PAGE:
However, this solution does not eliminate the need for visits for maintenance, as the air inlets in the room will still require air filters and must be changed periodically. One way to solve this problem is to use an air filter of the type described in patent document UK 0800824.5.

Due to this, it is possible to operate cameras for electronic equipment of the type used for mobile telephone base stations without air conditioning, provided that the external temperature does not exceed the maximum allowable internal temperature of the camera by an amount equal to the minimum temperature difference that can be maintained in the camera . For example, if the maximum temperature inside the chamber is not higher than 35 ° C with a minimum temperature difference of 5 ° C, then the maximum permissible external temperature at which the camera can work will be 30 ° C.

However, if the camera will be used in environments where external temperatures may exceed the maximum allowable temperature, additional active cooling will still be required so that the maximum allowable temperature is not exceeded inside the camera.

Figure 1 schematically shows (in cross section) a typical camera 110 for equipment. The air filter 111, for example, as described in patent document UK 0800824.5, is made in the form of a wall chamber 112 with an air outlet 113 extending into the inner volume 115 of the chamber 110. The wider air inlet 116 is configured to draw air from the external environment 117 through an air duct comprising a consecutive inlet 118 and an outlet 120 passing between the air inlet 116 and the air outlet 113 of the air filter 111. Airflow direction exerted by the arrows 119.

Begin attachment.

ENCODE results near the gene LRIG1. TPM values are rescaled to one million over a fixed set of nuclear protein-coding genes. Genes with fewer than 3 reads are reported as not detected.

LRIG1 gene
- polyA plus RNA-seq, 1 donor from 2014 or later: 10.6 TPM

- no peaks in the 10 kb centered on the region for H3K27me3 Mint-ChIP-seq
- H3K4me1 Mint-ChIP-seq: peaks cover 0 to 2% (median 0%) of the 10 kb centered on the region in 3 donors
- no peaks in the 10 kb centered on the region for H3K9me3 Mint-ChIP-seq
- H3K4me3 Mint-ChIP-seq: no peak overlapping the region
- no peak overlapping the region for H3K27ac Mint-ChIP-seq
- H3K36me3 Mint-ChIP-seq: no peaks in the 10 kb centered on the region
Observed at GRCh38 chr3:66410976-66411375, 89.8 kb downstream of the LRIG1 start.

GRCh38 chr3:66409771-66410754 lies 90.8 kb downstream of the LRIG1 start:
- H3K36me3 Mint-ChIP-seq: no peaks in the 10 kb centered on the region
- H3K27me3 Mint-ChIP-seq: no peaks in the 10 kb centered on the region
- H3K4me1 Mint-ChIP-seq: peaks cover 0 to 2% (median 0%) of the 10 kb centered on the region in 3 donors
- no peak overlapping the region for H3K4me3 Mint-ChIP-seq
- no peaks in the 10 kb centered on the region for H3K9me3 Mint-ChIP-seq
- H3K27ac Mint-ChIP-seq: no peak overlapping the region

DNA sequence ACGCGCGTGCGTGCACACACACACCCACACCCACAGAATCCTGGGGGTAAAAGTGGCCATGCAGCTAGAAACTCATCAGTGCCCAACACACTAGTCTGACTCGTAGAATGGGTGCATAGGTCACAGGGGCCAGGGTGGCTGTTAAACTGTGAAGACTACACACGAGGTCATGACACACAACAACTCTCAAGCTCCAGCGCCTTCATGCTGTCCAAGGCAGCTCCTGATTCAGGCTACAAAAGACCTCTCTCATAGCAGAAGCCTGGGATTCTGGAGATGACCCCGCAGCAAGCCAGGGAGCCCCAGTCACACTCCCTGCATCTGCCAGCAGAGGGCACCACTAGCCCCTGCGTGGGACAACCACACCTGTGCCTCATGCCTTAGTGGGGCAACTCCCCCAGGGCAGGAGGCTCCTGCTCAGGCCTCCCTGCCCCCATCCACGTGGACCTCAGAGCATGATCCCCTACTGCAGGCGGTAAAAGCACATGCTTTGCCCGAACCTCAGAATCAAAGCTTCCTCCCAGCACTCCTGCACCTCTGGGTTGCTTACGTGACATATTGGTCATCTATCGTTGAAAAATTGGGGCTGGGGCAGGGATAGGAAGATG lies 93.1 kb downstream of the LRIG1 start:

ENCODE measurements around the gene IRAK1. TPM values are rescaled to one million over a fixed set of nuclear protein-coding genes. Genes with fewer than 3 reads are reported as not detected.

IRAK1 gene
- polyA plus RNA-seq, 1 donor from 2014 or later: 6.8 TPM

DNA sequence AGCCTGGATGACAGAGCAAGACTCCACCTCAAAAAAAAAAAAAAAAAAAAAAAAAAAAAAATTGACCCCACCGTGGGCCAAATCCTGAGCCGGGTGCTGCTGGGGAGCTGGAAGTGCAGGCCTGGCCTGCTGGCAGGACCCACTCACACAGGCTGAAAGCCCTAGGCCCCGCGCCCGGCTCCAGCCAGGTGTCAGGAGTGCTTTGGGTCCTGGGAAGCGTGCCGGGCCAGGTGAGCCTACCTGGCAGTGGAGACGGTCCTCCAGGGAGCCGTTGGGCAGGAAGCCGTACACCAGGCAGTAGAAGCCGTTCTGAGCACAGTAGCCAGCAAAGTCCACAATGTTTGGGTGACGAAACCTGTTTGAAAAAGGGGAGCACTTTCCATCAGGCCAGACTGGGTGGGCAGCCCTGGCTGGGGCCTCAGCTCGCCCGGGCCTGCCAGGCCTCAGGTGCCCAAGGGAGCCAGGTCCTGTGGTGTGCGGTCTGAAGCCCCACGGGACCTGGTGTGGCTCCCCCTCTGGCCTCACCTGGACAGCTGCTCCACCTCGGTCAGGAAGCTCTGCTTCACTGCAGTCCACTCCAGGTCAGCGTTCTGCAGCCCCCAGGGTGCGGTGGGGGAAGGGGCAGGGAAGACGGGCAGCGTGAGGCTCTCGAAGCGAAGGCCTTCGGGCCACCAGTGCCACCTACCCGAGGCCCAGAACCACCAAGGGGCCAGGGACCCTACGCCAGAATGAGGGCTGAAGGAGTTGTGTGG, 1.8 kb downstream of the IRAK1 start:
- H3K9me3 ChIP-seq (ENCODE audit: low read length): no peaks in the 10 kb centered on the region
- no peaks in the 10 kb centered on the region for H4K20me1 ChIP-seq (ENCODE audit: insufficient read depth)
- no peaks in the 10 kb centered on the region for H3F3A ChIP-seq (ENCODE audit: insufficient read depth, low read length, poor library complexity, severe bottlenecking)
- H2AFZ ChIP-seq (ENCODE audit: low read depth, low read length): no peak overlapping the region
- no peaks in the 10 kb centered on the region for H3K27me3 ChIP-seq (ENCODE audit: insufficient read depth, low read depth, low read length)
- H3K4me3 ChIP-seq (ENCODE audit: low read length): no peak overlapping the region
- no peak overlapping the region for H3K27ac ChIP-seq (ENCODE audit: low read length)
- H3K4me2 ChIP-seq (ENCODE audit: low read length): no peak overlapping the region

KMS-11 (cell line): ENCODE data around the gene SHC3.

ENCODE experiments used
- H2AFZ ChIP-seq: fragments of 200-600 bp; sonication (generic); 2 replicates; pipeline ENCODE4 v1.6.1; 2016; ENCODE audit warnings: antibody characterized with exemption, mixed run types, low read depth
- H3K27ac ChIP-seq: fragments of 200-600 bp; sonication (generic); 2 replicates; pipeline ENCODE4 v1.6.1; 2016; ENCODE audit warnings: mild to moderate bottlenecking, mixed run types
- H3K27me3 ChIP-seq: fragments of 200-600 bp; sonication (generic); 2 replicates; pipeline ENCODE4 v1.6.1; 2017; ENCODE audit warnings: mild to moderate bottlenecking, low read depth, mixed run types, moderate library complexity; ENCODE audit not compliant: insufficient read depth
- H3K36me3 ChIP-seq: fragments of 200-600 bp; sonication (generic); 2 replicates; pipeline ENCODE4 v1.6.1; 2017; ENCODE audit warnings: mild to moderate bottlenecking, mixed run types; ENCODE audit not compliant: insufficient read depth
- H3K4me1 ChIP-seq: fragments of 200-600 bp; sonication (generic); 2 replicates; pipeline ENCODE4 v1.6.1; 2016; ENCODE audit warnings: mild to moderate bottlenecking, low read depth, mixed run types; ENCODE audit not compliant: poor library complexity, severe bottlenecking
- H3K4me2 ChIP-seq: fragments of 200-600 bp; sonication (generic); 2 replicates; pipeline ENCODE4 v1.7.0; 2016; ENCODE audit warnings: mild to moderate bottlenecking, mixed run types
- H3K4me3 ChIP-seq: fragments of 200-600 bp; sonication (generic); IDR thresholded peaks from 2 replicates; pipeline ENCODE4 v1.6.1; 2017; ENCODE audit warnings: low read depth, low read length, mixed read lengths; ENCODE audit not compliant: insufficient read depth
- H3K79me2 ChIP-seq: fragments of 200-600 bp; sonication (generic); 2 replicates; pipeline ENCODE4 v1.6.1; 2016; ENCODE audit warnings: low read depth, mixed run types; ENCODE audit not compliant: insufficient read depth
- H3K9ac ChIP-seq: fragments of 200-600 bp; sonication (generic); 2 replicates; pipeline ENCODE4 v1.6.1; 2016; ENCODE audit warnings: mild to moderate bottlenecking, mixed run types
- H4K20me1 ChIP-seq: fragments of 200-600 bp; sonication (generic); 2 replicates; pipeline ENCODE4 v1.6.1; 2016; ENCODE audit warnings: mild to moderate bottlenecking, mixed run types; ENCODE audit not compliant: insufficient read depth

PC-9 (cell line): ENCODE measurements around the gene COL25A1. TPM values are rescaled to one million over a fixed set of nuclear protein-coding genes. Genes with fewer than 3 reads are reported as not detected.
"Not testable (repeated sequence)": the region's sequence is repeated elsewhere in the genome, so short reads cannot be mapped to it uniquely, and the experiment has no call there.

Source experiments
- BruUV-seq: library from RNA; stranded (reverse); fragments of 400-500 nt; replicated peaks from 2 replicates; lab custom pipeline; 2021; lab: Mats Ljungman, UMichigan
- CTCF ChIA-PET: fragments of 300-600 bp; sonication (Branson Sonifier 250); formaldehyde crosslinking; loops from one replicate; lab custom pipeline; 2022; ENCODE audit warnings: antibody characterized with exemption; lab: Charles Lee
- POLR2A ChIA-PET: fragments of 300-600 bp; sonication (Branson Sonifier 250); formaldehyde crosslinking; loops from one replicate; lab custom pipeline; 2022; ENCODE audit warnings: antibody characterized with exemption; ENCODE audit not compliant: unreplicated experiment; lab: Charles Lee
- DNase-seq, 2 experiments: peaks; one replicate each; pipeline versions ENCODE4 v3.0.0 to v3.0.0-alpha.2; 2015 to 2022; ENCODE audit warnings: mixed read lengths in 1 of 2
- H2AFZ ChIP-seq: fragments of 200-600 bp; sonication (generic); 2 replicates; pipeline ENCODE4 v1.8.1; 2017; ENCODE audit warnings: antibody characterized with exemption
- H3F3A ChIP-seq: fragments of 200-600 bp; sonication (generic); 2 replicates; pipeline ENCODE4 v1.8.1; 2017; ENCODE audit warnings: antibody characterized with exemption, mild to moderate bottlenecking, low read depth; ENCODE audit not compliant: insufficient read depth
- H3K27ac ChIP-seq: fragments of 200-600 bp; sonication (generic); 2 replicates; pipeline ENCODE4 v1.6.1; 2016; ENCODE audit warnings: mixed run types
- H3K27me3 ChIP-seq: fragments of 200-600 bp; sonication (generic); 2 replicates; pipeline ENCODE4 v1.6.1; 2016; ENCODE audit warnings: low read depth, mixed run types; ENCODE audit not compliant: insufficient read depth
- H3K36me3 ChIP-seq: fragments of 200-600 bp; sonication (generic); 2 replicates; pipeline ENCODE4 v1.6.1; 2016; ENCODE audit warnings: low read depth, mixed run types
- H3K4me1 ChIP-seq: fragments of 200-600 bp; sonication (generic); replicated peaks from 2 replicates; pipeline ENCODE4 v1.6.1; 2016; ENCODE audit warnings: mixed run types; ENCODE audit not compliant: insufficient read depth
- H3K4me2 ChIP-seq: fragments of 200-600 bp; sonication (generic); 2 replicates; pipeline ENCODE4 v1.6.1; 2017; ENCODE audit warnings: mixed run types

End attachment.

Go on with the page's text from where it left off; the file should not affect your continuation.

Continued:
An air filter 111 is mounted on the equipment chamber 110 so that the inlet channel 118 is directed so that the air stream 119 can pass vertically upwardly through the inlet channel 118 and then vertically downwardly through the outlet channel 120 towards the air outlet 113.

A cabinet 121 with electronic equipment is located in the internal volume 115 of the chamber 110, which limits the additional internal volume 115a, inside which various electronic equipment (not shown) can be placed. The inlet vent 122 is configured to introduce air from the internal volume 115 into the cabinet 121 (air flow is indicated by arrows 123). Another ventilation opening 124 is configured to discharge air from the cabinet 121 to the exhaust duct 125 through the exhaust hood 126 located on top of the cabinet 121. The exhaust fan 127 draws air from the duct 125 and the chamber 110 into the external environment 117. Thus, the fan 127 creating a partial vacuum in the internal volume 115 allows the air to be sucked from the external environment 117 into the internal volume 115 through the air filter 111. On the other hand, with a sufficiently tight chamber 110, the fan 127 can and under normal conditions, let the entire air flow pass through the chamber 110, cooling both the internal volume 115 and the equipment inside the cabinet 121, provided that the external temperature does not exceed the maximum allowable temperature. Since air from the cabinet 121 cannot circulate within the main internal volume 115 of the chamber 110, the cooling requirement inside the chamber 110 is reduced, in contrast to known solutions involving air conditioning of the entire internal volume 115. Alternatively, an exhaust fan 127 may be located in the air inlet in the chamber 110, i.e., adjacent to the air outlet 113 of the air filter 111, creating excessive pressure in the chamber volume 115 relative to the external environment 117.